1 work available
A forerunner of contemporary Aboriginal art, Maxie Tjampitjinpa is distinguished for his tonally and texturally complex canvases rooted in traditional symbolism and folklore. The artist produced some of the first paintings devoid of the esoteric symbology that had hitherto been characteristic of the genre. Bearing some resemblance to the abstract expressionist tradition, his canvases are often densely inhabited by layers of prints and mark-making, the scattering of warm hues recalling the acute landscape of the West-Australian desert, narrating spiritual fables and dreamscapes. Tjampitjinpa’s remarkable use of color and evocative motifs creates images charged with notions of the sublime and the surreal.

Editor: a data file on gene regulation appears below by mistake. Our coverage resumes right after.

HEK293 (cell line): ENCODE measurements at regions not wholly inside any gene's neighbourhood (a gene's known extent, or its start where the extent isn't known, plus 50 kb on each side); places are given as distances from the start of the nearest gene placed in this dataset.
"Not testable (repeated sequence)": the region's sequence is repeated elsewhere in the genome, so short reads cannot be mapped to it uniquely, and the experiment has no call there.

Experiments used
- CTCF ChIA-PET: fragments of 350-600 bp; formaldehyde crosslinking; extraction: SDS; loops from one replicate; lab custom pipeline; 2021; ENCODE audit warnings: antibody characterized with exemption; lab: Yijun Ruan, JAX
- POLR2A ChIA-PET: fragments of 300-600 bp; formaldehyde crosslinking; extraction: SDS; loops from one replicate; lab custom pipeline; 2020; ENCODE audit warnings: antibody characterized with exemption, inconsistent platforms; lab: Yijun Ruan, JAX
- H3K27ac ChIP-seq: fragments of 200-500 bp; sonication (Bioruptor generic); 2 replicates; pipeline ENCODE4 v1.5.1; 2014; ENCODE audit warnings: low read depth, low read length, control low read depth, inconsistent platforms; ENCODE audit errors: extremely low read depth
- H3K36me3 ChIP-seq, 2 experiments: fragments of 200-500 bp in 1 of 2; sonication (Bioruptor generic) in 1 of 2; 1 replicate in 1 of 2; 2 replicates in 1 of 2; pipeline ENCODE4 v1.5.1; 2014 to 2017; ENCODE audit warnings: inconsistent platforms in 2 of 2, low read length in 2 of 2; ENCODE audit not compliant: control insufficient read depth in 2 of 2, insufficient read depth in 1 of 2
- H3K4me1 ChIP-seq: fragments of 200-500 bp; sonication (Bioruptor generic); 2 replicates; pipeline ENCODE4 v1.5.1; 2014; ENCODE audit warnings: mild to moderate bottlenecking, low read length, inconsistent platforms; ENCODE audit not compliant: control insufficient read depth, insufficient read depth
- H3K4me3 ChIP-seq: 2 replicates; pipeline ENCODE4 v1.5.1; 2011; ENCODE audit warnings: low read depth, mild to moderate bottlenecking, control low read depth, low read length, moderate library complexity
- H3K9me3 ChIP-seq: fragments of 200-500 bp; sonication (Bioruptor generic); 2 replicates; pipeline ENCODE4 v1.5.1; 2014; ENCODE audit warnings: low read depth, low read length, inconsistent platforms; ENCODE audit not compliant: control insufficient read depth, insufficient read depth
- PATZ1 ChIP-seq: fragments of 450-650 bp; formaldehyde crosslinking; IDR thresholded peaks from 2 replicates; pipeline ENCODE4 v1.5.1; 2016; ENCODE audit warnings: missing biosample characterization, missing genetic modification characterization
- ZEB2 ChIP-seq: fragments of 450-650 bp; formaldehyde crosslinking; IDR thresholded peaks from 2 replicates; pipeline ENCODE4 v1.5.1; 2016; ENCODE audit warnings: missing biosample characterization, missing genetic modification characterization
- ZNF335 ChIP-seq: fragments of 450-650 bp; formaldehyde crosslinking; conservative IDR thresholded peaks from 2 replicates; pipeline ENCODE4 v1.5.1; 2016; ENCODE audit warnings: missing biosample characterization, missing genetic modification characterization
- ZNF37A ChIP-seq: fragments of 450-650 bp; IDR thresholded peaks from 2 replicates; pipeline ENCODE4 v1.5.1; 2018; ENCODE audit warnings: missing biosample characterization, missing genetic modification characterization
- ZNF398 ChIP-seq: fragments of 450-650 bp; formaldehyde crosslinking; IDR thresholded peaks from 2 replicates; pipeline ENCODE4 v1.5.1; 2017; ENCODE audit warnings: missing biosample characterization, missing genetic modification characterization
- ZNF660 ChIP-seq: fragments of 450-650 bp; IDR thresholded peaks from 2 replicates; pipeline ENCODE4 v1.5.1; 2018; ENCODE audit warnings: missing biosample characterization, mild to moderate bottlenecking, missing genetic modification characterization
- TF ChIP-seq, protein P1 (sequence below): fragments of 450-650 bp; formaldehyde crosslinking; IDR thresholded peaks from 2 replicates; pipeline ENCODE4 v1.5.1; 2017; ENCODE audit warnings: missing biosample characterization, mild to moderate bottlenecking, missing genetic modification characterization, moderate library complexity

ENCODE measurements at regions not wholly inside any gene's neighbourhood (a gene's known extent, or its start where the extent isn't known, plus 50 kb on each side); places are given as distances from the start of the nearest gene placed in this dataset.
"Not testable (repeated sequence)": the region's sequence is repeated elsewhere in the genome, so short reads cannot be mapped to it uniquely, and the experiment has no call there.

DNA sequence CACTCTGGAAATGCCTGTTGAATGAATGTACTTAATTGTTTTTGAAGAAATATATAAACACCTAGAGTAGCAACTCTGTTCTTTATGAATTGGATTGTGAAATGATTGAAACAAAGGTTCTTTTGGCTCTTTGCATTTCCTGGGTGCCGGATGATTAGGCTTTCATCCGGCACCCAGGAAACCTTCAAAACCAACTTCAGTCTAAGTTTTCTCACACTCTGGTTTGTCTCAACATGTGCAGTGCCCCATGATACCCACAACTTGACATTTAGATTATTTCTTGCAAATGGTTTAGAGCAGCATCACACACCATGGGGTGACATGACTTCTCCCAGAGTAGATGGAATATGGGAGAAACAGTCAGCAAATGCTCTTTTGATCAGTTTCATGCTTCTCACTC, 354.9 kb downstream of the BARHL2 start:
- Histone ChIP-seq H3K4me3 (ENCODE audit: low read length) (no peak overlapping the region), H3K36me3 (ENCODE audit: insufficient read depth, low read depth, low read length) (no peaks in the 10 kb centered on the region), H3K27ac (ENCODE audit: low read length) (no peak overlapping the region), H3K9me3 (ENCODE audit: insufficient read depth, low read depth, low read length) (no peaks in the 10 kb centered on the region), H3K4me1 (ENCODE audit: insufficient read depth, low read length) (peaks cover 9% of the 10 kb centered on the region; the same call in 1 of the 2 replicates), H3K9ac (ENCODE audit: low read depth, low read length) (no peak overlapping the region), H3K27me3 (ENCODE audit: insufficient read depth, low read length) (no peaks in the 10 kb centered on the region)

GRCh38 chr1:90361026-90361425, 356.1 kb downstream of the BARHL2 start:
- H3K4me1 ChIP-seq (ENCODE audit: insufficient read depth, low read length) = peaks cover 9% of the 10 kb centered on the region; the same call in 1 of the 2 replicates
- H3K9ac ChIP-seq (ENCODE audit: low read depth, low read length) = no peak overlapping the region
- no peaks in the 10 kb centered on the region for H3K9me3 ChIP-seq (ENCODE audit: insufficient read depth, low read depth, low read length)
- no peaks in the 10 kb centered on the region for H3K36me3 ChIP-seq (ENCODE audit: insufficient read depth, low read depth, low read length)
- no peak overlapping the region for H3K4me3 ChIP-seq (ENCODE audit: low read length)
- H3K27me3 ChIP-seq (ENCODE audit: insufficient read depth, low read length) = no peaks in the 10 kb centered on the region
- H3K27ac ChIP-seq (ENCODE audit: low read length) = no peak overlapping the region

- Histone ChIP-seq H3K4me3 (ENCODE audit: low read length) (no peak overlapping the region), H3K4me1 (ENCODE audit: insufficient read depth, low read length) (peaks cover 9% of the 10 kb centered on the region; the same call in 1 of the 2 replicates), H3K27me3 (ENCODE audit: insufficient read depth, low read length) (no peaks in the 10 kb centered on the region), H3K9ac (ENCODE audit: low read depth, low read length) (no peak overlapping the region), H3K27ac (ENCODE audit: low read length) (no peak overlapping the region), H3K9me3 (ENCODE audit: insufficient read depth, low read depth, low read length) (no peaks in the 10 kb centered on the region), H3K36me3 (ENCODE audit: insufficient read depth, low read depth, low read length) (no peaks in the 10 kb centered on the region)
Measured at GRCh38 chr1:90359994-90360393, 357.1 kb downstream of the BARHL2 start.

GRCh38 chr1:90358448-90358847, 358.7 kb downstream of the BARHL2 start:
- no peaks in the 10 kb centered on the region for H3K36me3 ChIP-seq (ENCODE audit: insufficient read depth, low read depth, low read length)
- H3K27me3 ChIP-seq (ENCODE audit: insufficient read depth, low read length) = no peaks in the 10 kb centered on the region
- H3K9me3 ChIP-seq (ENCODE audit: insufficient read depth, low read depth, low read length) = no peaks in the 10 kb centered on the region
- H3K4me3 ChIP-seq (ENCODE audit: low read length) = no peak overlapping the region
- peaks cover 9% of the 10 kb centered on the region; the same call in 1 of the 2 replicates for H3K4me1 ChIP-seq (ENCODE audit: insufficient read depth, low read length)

Born in the New Territories of Northern Australia circa 1945, Tjampitjinpa first learned to paint under Mick Wallankarri Tjakamarra, one of the founders and most senior artists of the movement. He went on to win the 1984 Northern Territory Art Award, and has exhibited extensively at prestigious Australian as well as international institutions, such as the Art Gallery of New South Wales, Sydney; Royal Exhibition Hall, Melbourne; Queensland Museum, Brisbane; Sydney Opera House Exhibition Hall, Sydney; Carpenter Centre for the Visual Arts, Harvard University, Massachusetts; and Kerava Art Museum, Finland. His work can be found in the collections of the Australian National Gallery; Auckland City Art Gallery; Art Gallery of South Australia; Art Gallery of Western Australia; Macquarie Group Collection; Mecenat Collection; The Kasumi Co. Collection, Japan; and The Kelton Foundation, Los Angeles.